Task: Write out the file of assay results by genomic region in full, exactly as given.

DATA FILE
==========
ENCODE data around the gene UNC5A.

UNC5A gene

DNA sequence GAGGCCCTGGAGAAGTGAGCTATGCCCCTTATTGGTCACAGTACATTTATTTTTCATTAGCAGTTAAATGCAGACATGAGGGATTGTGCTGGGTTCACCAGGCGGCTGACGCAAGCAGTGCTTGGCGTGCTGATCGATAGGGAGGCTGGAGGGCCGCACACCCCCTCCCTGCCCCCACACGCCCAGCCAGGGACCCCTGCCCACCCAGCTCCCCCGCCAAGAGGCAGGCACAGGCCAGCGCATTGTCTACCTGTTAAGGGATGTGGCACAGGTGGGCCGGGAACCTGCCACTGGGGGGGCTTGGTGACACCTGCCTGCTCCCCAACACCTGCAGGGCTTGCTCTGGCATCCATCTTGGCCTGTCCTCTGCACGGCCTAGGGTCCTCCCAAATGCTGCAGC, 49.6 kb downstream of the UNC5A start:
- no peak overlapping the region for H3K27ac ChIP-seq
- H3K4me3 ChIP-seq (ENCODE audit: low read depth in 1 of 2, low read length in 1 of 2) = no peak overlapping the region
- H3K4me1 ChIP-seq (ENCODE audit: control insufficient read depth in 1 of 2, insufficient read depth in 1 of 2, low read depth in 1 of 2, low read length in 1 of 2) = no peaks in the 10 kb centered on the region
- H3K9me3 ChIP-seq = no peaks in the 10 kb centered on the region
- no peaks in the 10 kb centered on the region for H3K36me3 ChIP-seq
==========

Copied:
ENCODE data around the gene UNC5A.

UNC5A gene

DNA sequence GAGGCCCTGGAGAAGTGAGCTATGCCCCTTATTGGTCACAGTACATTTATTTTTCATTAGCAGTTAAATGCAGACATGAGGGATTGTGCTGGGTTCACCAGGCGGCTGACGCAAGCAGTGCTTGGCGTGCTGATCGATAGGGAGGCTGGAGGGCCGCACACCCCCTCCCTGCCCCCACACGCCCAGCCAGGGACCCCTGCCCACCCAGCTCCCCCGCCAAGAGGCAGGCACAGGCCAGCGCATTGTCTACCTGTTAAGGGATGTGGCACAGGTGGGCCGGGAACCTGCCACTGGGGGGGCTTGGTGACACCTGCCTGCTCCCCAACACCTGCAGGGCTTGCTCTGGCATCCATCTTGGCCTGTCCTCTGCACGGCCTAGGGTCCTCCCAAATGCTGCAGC, 49.6 kb downstream of the UNC5A start:
- no peak overlapping the region for H3K27ac ChIP-seq
- H3K4me3 ChIP-seq (ENCODE audit: low read depth in 1 of 2, low read length in 1 of 2) = no peak overlapping the region
- H3K4me1 ChIP-seq (ENCODE audit: control insufficient read depth in 1 of 2, insufficient read depth in 1 of 2, low read depth in 1 of 2, low read length in 1 of 2) = no peaks in the 10 kb centered on the region
- H3K9me3 ChIP-seq = no peaks in the 10 kb centered on the region
- no peaks in the 10 kb centered on the region for H3K36me3 ChIP-seq